One of the more recent sightings occurred in 2010, interestingly during preservation efforts on the endemic Iriomote wildcat. A worker was repairing and installing road signs alerting drivers to the wildcats, many of which are hit by cars, when he noticed movement in the nearby underbrush. Again, the movement was at first presumed to be one of the many wild boar found on the island, and the worker thought nothing of it until a large, spotted cat crept from the underbrush and furtively stalked along the road before entering the wilderness once again. In this case, the mystery cat was described as being 1.5 meters (5 feet) in length, with a tail 1.5 times that length. It was said to have orangish coloration and very large spots.
At present, there are at least 47 recorded sightings of these mysterious big cats on the island, with most of the sightings occurring in the 60s. The rarity of more modern sightings is possibly due to the alleged cats moving deeper into the inaccessible inland jungles due to increased tourism on the island. What could the Yamapikarya possibly be? It has been speculated as being perhaps a previously unknown population of clouded leopards (Neofelis nebulosa), which are native to the Asian mainland, but no one really knows.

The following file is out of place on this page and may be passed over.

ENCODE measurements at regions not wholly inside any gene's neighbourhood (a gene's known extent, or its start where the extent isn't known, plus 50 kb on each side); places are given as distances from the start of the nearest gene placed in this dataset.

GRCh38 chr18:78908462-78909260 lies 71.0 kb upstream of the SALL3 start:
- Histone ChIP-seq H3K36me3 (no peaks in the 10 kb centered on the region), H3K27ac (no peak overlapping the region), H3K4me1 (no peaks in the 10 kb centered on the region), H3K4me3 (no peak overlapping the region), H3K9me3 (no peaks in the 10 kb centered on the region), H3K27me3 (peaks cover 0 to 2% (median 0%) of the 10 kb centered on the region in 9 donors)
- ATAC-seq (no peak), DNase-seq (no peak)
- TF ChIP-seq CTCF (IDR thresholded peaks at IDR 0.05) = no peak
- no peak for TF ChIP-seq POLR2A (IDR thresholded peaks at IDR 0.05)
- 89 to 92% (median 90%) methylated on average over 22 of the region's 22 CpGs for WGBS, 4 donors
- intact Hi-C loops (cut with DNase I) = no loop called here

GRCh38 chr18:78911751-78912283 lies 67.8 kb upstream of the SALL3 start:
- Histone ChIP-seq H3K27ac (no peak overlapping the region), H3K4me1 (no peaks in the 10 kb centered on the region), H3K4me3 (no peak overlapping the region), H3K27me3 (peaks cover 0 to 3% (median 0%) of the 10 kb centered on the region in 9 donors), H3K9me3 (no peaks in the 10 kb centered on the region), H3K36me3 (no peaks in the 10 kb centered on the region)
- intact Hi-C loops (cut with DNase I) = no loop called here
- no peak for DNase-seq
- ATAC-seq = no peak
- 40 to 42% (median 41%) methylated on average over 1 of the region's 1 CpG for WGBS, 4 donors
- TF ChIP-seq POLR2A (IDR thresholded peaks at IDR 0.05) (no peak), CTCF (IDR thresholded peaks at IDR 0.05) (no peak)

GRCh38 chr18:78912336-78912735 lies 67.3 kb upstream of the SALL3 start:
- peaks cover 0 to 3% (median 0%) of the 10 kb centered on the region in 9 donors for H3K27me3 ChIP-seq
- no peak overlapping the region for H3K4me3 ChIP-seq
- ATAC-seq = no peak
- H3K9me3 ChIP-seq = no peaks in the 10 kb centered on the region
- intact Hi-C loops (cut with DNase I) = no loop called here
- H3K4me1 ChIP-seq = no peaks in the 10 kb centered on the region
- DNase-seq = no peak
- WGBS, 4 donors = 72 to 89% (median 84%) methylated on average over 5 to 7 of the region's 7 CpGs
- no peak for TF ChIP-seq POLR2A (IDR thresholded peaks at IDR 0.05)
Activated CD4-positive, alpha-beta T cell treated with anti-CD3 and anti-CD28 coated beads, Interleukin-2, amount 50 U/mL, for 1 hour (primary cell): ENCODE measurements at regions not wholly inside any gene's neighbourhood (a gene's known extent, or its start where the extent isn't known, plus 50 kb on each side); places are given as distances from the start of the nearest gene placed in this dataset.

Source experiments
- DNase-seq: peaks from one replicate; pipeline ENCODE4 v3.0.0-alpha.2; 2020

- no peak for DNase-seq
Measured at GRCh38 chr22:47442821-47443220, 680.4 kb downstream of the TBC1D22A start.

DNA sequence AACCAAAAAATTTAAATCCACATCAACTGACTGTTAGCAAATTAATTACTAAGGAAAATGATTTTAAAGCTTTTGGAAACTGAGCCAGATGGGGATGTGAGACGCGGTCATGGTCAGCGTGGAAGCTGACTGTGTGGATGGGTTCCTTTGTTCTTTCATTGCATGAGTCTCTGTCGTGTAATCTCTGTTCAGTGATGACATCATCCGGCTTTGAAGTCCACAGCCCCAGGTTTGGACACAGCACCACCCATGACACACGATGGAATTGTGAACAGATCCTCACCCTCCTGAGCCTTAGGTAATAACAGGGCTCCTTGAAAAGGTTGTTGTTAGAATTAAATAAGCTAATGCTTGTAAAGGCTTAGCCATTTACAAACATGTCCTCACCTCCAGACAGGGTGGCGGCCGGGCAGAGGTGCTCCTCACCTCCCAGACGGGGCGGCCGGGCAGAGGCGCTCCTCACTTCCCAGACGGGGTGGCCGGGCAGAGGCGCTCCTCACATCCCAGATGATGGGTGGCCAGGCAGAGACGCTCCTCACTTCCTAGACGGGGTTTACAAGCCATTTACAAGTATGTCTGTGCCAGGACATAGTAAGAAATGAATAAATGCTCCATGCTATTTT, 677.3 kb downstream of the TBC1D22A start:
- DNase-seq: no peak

Another giant creature said to inhabit the wilds of Okinawa are mysterious giant bats with wingspans described as being up to 2 meters (6.5 feet) or more. Some reports of such massive and fearsome bats have been quite harrowing indeed, with one report that describes such a giant bat attacking cattle. During World War II, soldiers had their fair share of encounters with the mysterious creatures as well, with soldiers in the remote interior forests reported being startled by giant bats with wingspans of up to six feet. One account even describes a dramatic attack by several of the bats on a terrified squad of soldiers, who were able to drive them away with gunfire.
It must be noted that Okinawa does have a known species of very large bat, the Ryukyu flying fox (Pteropus dasymallus), a megabat that is also found in Taiwan and the Philippines, which typically has a wingspan of 80 to 90 cm (around 3 feet). However, the mystery bats have been much larger, estimated as having wingspans more like around 7 feet, and with more carnivorous appetites as opposed to the strictly vegetarian flying foxes.